The flow of public IT contracts arising from the $196 million SAP-based enterprise resource planning (ERP) mega-project being undertaken by Transport for NSW (TfNSW) could be on the wane as the NSW Audit Office puts the project on notice.
In a report published on December 1, the NSW Audit Office warned TfNSW that further changes or deferrals to the project are likely to impact its total costs.
It is already well over the original expected budget of about $150 million, when it was first announced in 2013.
While the cost blow-out has no doubt been a boon for some of the private-sector IT partners that have been involved in the project, the Audit Office's calls to review project budgets and delivery schedules in order to address the impacts of deferred implementation could see the flow of lucrative government IT work associated with the project somewhat diminished.
The agencies involved in the project include the Roads and Maritime Services, Sydney Trains, NSW Trains, State Transit Authority, and the WestConnex Delivery Authority, all of which come under the state’s Transport Cluster.
The project involves the replacement of multiple legacy financial, human resource, payroll, and procurement systems across all transport agencies with one SAP solution.
The local IT partners that have been involved in the project include NTT Data Business Solutions Australia, which won a $1.13 million contract to work on a part of the project in 2014.
The program completion date has already been postponed from 2015 to 2017, to align with the Sydney Trains’ Enterprise Asset and Management go-live date.
According to the report, the State Transit Authority (STA) was removed from the SAP ERP program in January 2016, to better “manage business risk and the program budget,” despite being part of the original business case in 2011.
Instead, STA will enhance its existing Ellipse system. A capital budget of $12 million was approved for the STA financial system solution. It is expected that the STA finance and procurement solution will be delivered by July 2017, and human resource and payroll functionality delivered July 2018.
As the project continues to roll on well past its original delivery date and initial budget, the NSW Audit Office recommended that transport agencies should review project budgets and delivery schedules to address any impact of deferred implementation due to the SAP ERP program scope and timeline changes made to manage risks and costs.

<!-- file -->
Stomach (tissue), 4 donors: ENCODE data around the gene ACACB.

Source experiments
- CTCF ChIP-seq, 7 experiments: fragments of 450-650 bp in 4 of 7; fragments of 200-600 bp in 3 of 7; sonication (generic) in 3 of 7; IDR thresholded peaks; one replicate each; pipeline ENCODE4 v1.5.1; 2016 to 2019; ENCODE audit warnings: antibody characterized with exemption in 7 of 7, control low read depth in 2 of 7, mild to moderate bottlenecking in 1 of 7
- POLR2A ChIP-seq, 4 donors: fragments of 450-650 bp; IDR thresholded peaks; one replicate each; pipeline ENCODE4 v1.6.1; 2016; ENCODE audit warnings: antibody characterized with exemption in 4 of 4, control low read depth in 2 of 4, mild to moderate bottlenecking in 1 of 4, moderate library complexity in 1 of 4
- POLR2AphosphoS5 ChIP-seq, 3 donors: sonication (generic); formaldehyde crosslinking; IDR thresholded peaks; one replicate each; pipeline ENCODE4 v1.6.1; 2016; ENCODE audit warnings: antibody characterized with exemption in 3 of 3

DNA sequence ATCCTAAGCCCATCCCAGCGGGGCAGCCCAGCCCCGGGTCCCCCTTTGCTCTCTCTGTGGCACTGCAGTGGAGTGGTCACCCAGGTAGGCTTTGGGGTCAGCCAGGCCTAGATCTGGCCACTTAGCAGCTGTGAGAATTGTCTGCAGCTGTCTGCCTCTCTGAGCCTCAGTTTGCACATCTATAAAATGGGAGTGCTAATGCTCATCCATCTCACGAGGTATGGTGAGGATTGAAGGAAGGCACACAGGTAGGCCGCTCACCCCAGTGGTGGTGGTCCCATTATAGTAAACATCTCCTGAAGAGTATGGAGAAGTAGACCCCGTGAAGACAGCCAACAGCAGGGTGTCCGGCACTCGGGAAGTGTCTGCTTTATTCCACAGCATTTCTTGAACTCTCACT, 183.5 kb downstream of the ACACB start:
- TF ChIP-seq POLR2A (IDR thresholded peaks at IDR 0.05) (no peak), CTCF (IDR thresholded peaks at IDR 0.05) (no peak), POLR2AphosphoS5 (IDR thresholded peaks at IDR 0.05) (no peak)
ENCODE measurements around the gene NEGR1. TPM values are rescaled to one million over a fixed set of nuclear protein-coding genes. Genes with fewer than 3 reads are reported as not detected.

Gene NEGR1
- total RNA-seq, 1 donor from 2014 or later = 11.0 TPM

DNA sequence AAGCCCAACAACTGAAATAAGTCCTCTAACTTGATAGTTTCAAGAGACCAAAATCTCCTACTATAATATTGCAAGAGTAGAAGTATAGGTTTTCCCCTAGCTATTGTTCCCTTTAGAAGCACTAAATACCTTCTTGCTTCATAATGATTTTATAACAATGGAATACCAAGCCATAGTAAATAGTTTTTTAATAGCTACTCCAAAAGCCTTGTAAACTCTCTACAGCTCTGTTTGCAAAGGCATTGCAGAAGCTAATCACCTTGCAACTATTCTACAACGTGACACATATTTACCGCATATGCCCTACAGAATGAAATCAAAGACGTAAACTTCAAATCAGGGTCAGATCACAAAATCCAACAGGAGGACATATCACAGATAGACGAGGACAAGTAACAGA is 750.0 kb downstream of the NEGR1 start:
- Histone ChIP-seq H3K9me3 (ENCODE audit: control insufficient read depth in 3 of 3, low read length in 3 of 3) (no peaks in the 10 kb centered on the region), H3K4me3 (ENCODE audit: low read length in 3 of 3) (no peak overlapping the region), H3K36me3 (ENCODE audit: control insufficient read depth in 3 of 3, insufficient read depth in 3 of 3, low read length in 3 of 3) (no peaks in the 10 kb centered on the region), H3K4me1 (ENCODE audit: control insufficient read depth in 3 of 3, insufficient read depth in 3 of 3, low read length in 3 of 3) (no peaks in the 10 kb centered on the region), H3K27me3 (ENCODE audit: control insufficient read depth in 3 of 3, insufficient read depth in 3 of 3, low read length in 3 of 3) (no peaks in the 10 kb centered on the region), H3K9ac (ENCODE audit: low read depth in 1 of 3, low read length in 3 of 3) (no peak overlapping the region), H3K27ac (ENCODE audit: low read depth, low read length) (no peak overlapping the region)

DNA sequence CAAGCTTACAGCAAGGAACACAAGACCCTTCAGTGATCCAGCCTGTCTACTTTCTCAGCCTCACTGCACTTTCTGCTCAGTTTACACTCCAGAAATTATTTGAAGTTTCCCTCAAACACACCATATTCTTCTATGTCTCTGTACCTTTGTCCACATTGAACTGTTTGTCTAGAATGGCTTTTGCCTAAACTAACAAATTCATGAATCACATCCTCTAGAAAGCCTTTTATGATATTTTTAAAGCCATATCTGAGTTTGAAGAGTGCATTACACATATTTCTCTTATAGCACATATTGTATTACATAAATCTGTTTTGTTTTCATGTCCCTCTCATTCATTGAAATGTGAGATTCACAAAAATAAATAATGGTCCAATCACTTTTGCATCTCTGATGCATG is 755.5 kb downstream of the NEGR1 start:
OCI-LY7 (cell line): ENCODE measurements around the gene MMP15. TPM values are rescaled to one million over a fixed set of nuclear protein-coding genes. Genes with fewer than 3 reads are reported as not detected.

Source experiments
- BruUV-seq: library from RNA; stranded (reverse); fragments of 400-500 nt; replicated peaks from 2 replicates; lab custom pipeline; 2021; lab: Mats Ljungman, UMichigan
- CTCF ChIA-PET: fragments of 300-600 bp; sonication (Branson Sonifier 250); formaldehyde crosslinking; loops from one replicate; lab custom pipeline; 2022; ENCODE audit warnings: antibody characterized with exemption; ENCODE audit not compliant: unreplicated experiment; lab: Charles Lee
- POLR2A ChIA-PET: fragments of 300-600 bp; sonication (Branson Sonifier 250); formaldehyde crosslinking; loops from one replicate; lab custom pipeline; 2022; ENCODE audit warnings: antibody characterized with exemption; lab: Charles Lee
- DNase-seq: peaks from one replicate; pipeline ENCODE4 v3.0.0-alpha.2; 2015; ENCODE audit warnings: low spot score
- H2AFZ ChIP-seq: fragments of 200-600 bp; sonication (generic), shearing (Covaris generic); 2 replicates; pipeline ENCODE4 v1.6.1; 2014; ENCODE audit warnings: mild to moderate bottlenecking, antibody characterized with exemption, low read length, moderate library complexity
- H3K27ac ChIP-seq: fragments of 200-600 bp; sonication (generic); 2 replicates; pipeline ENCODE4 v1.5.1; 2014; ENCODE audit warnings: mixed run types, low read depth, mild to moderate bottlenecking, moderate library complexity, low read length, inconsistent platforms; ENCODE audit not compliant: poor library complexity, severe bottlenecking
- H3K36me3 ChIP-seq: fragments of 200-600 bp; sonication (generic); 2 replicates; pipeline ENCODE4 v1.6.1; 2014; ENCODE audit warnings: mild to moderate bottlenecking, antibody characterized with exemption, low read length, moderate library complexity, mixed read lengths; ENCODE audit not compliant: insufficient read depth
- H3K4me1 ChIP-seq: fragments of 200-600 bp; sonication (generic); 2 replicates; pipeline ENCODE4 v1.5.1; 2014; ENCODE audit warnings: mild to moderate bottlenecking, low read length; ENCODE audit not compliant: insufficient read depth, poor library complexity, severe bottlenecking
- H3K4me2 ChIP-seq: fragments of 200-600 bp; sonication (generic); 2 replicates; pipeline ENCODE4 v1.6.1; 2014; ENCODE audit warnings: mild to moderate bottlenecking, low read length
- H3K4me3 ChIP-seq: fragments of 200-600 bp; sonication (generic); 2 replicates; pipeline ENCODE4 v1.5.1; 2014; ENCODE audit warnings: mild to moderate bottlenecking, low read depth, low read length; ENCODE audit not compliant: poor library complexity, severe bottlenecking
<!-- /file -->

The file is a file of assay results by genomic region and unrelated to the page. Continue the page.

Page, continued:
The current implementation status shows the SAP ERP program has varied the scope, extended the timelines, and limited the program budget, according to the Audit Office.
The Contract and Catalogue Management functionality for all agencies, for example, was deferred from its original implementation date, and is now scheduled for June 2017.
The deferral means some agencies will not realise the full benefits and efficiencies from the new procurement function and integrated SAP ERP system until mid-next year.
The report said that 111 change requests were approved since the program’s inception in January 2013 to October 2016, costing $82 million. In 2015, 31 change requests were approved costing agencies $11 million and ERP program $27 million, with 18 per cent of this cost coming from two change requests.
A further 19 change requests worth $12.7 million were approved in 2016, with one change costing the agencies over $5 million.
While the SAP ERP program management has advised that further changes to the system will not be accepted, the report said that limiting the project scope when legitimate changes are needed could "impair quality and result in a system that does not fully meet agencies’ needs".
The report comes as TfNSW continues with its Next Generation Infrastructure Services (NGIS) program, aimed at overhauling the agency’s IT infrastructure.
In April, the NGIS saw UXC Limited win a three-year contract with Transport for NSW, worth over $100 million, to consolidate seven separate networks used by 25,000 people across the Transport Cluster’s agency footprint.
In September, CSC subsidiary, UXC Connect, won a $24.15 million contract from Transport for NSW for the provision of network design and hardware supply services, in a multi-year deal that will see over 1000 sites around the state receive new infrastructure.
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